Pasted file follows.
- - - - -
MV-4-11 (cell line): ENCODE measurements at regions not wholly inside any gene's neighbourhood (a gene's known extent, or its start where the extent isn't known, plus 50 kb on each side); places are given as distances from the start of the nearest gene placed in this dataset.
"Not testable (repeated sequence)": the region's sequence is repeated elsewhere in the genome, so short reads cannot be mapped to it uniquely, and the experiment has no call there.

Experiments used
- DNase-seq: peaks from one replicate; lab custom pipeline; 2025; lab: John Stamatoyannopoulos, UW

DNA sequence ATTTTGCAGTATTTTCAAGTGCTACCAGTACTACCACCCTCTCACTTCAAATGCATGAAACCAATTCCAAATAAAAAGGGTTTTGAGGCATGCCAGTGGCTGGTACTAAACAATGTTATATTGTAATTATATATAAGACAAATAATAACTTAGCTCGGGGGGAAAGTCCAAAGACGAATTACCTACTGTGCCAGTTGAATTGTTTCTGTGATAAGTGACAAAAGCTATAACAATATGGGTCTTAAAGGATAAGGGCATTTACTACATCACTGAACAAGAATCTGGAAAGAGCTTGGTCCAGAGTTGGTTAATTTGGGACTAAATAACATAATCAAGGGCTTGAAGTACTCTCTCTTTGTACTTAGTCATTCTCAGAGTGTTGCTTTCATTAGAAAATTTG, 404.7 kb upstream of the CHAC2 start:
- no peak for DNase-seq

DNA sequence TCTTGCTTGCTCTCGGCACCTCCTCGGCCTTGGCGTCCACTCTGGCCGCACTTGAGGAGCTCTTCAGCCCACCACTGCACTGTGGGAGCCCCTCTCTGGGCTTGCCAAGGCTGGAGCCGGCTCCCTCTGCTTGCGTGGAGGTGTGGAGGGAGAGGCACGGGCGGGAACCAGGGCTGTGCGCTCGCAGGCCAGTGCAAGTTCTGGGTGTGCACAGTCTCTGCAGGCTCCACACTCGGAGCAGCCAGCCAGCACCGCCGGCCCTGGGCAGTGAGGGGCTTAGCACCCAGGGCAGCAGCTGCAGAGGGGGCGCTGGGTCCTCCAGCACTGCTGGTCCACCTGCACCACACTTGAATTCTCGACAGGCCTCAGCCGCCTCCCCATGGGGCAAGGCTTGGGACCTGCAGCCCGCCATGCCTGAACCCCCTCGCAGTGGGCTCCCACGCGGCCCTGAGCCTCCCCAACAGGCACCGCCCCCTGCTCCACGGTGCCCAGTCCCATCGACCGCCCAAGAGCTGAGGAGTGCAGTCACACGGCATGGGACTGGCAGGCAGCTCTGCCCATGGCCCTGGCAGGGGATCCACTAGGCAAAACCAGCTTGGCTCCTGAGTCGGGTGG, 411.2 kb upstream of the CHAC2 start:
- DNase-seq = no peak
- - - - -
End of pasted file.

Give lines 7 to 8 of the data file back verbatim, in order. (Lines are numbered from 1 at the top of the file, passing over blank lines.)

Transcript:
DNA sequence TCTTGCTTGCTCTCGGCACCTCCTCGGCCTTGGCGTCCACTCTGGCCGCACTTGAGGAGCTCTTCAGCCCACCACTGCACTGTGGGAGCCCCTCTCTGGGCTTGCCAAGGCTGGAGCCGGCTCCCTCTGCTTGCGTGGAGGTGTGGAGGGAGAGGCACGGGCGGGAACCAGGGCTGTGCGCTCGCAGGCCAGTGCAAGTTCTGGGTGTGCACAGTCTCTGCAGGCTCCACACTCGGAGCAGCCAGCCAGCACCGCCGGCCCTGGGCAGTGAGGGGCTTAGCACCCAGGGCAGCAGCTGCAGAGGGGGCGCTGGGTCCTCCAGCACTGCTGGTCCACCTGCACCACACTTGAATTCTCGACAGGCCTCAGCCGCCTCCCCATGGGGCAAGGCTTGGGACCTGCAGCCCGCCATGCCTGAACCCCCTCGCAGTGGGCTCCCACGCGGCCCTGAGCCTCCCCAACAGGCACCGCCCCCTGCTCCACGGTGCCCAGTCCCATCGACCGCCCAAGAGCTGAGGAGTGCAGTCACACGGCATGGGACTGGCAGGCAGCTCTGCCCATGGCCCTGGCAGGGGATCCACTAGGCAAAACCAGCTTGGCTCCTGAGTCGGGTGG, 411.2 kb upstream of the CHAC2 start:
- DNase-seq = no peak